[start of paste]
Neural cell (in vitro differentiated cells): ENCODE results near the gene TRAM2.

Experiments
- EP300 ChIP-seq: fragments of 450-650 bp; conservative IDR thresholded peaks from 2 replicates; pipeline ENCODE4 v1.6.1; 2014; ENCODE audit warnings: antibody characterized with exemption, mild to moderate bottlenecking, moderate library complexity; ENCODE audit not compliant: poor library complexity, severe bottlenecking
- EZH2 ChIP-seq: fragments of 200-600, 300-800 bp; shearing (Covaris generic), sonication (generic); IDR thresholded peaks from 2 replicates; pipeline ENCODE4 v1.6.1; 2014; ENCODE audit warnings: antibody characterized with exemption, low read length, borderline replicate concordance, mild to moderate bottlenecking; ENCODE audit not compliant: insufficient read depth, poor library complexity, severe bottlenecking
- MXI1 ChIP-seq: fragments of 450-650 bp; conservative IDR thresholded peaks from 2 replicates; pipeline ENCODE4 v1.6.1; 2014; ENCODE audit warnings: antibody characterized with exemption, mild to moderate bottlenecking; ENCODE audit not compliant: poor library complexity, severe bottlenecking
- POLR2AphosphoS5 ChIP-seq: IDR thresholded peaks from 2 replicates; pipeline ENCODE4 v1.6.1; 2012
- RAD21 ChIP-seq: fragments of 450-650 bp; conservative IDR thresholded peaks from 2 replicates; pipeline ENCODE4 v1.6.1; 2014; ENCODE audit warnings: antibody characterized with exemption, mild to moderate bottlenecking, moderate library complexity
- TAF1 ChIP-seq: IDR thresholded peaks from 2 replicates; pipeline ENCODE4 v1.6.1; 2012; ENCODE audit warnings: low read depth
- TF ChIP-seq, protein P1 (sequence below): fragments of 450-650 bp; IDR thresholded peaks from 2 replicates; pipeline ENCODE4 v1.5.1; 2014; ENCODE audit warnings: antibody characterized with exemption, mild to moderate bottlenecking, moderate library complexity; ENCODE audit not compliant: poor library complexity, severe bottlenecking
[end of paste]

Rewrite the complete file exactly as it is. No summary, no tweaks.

Neural cell (in vitro differentiated cells): ENCODE results near the gene TRAM2.

Experiments
- EP300 ChIP-seq: fragments of 450-650 bp; conservative IDR thresholded peaks from 2 replicates; pipeline ENCODE4 v1.6.1; 2014; ENCODE audit warnings: antibody characterized with exemption, mild to moderate bottlenecking, moderate library complexity; ENCODE audit not compliant: poor library complexity, severe bottlenecking
- EZH2 ChIP-seq: fragments of 200-600, 300-800 bp; shearing (Covaris generic), sonication (generic); IDR thresholded peaks from 2 replicates; pipeline ENCODE4 v1.6.1; 2014; ENCODE audit warnings: antibody characterized with exemption, low read length, borderline replicate concordance, mild to moderate bottlenecking; ENCODE audit not compliant: insufficient read depth, poor library complexity, severe bottlenecking
- MXI1 ChIP-seq: fragments of 450-650 bp; conservative IDR thresholded peaks from 2 replicates; pipeline ENCODE4 v1.6.1; 2014; ENCODE audit warnings: antibody characterized with exemption, mild to moderate bottlenecking; ENCODE audit not compliant: poor library complexity, severe bottlenecking
- POLR2AphosphoS5 ChIP-seq: IDR thresholded peaks from 2 replicates; pipeline ENCODE4 v1.6.1; 2012
- RAD21 ChIP-seq: fragments of 450-650 bp; conservative IDR thresholded peaks from 2 replicates; pipeline ENCODE4 v1.6.1; 2014; ENCODE audit warnings: antibody characterized with exemption, mild to moderate bottlenecking, moderate library complexity
- TAF1 ChIP-seq: IDR thresholded peaks from 2 replicates; pipeline ENCODE4 v1.6.1; 2012; ENCODE audit warnings: low read depth
- TF ChIP-seq, protein P1 (sequence below): fragments of 450-650 bp; IDR thresholded peaks from 2 replicates; pipeline ENCODE4 v1.5.1; 2014; ENCODE audit warnings: antibody characterized with exemption, mild to moderate bottlenecking, moderate library complexity; ENCODE audit not compliant: poor library complexity, severe bottlenecking